A beneficial owner has to be a real person, made of flesh and blood, which means a company cannot list another company as its beneficial owner. The company has to identify the real person at the top of the chain that owns, controls or profits from it, even if they do so through 20 layers of shell companies. By registering beneficial owners, we can draw a straight line from the cup of coffee you buy to the real person, made of flesh and blood, located half way around the world that pockets a share of the price you paid – and we can make sure they’re paying the right amount of tax for that profit and abiding by the same laws everyone else is to make it.

When the Tax Justice Network first called for beneficial ownership registration in 2005, the idea was considered to be too difficult and costly to implement. But, in the past few years, governments have rapidly begun to embrace beneficial ownership registration. In 2016, the UK was the first country to establish a beneficial ownership register. In 2020, 81 countries had laws in place requiring beneficial owners to register with government authorities. By reprogramming our tax systems to hold all beneficial owners to the same degree of transparency as everybody else, beneficial ownership laws reject the desires of some of the wealthiest individuals to be beyond the reach of the law and instead make sure all members of society are equal before the law.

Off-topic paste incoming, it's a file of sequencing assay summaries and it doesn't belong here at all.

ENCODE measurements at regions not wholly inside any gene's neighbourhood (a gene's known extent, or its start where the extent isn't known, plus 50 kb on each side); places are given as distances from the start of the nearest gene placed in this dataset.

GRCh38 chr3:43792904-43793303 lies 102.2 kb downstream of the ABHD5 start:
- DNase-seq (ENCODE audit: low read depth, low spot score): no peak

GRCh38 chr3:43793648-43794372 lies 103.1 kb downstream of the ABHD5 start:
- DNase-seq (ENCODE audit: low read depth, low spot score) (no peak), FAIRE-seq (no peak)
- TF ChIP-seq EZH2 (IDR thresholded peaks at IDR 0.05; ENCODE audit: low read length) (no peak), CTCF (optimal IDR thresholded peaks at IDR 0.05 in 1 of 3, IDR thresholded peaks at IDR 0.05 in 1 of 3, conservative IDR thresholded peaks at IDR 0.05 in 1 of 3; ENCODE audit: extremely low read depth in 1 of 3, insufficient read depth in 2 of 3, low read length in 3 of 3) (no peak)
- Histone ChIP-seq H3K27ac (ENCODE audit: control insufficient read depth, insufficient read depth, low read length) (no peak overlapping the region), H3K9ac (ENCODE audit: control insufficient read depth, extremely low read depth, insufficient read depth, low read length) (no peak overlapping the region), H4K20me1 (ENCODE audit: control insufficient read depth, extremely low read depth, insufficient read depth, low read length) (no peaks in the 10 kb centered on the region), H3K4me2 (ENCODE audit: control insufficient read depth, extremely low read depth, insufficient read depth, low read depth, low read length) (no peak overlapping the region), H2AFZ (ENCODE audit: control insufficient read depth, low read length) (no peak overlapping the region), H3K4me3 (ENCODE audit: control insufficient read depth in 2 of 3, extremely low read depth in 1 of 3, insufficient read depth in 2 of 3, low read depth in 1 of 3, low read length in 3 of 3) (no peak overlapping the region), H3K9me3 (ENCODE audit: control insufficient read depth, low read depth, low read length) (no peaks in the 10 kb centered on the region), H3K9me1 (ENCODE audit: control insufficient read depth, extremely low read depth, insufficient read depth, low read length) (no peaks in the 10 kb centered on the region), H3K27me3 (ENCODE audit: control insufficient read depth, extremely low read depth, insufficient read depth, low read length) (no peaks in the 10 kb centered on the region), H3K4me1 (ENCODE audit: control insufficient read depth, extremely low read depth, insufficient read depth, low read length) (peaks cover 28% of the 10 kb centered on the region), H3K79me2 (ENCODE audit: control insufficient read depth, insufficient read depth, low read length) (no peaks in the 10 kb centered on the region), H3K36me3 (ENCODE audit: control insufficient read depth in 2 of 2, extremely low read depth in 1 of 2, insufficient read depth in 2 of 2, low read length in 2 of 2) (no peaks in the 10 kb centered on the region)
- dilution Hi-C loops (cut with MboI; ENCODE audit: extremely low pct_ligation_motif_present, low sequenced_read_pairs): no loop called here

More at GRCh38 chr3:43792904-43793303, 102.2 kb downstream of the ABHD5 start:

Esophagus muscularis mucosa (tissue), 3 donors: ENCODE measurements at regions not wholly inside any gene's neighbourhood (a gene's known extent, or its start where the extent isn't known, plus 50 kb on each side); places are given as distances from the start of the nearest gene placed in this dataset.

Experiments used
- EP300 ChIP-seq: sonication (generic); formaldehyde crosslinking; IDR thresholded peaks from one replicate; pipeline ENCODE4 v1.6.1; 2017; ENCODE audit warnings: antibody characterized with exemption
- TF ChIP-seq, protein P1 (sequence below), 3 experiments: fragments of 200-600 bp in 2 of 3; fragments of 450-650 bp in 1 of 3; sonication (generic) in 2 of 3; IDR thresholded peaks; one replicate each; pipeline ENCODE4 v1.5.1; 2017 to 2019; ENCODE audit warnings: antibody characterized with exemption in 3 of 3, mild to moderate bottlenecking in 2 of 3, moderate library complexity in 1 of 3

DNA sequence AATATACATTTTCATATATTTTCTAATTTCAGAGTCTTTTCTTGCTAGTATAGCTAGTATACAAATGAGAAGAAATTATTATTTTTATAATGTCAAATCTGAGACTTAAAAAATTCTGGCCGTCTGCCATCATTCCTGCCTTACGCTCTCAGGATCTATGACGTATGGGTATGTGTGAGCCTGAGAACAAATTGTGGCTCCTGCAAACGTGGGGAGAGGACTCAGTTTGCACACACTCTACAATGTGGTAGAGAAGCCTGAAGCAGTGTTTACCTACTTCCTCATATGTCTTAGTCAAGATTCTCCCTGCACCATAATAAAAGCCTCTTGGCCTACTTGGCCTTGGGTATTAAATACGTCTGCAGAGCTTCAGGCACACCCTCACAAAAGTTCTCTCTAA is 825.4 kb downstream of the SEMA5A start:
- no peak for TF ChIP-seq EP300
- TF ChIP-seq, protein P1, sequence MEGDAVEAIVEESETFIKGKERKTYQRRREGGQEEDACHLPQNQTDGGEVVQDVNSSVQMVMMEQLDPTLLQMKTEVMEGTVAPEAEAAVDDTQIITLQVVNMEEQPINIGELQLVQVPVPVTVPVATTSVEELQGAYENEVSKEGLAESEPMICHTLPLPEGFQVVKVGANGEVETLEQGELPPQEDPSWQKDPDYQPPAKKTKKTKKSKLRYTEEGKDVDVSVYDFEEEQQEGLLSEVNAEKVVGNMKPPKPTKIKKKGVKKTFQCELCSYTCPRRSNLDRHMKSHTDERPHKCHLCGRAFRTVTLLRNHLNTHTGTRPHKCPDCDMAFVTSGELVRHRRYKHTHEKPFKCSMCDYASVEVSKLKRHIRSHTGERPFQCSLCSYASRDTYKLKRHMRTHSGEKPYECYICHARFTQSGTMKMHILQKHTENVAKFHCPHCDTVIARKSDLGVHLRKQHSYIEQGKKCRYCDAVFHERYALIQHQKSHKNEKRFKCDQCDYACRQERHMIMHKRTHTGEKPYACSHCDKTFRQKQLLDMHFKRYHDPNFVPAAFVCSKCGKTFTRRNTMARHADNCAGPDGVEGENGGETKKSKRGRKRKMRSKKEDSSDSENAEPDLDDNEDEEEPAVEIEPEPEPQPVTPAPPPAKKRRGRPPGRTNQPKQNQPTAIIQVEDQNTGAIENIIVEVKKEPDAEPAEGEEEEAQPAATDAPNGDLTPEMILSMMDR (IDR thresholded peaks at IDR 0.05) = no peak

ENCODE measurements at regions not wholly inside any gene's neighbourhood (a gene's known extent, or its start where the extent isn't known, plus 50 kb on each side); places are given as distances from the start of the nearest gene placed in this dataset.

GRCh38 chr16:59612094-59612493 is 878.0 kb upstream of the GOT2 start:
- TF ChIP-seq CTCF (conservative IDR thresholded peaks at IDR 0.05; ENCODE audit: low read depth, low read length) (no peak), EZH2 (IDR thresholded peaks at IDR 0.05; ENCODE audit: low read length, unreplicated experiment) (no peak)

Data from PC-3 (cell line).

While progress in recent years has been tremendous, there is still much more work to do to achieve effective transparency of beneficial ownership. Until all countries register beneficial owners, tax abusers and financial criminals will continue to be able to relocate their financial affairs to another country to hide their identities from the rule of law globally. In countries where beneficial ownership laws have been adopted, these being so new, many of the laws are not yet robust enough to effectively seal all the cracks beneficial owners can slip through.

There are two main ways countries can dramatically strengthen their beneficial ownership laws: reduce thresholds and register trusts.